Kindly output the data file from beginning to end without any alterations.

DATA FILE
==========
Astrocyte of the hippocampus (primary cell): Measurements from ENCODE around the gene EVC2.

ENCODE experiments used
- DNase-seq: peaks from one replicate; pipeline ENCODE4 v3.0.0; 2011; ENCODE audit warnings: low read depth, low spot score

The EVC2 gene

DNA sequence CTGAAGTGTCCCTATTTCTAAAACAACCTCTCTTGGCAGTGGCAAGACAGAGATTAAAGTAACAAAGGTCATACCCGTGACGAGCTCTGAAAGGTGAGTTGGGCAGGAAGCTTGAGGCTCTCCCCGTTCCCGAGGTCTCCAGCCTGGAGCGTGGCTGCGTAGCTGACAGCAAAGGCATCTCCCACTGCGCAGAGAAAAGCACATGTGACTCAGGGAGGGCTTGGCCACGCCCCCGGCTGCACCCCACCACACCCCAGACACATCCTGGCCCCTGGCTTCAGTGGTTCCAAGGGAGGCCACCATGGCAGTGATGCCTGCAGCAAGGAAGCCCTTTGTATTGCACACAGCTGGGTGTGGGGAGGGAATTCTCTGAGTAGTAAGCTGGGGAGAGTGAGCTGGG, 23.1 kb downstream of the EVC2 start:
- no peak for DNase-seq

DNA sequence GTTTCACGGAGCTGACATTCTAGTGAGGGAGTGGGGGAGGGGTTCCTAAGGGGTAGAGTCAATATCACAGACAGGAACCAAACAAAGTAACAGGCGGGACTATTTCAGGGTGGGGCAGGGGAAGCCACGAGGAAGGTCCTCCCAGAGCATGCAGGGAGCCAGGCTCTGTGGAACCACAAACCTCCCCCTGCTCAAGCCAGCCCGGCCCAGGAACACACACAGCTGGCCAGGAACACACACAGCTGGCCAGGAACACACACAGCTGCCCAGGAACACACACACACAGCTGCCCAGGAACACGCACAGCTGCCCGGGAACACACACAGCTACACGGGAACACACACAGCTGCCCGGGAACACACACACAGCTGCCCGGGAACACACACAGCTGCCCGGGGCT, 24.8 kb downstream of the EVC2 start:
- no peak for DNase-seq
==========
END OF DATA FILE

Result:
Astrocyte of the hippocampus (primary cell): Measurements from ENCODE around the gene EVC2.

ENCODE experiments used
- DNase-seq: peaks from one replicate; pipeline ENCODE4 v3.0.0; 2011; ENCODE audit warnings: low read depth, low spot score

The EVC2 gene

DNA sequence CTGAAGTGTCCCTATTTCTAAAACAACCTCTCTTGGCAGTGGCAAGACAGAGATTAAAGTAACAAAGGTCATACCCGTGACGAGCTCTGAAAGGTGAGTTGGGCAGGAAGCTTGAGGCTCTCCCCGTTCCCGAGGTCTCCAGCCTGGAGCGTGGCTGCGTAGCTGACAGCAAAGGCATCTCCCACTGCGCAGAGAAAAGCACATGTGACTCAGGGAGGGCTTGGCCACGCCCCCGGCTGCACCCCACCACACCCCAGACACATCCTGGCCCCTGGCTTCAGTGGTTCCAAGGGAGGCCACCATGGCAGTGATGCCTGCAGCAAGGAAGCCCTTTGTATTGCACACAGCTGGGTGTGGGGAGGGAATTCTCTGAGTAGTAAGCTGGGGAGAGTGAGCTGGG, 23.1 kb downstream of the EVC2 start:
- no peak for DNase-seq

DNA sequence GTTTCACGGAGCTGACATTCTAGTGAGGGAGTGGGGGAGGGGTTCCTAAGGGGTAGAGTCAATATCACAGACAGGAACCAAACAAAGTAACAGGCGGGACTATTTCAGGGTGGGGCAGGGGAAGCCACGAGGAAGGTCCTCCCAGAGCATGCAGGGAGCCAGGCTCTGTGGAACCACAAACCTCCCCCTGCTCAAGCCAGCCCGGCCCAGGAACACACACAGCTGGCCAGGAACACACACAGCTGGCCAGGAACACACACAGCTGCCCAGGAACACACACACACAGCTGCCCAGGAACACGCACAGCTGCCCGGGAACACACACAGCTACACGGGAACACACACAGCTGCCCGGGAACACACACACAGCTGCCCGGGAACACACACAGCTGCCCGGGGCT, 24.8 kb downstream of the EVC2 start:
- no peak for DNase-seq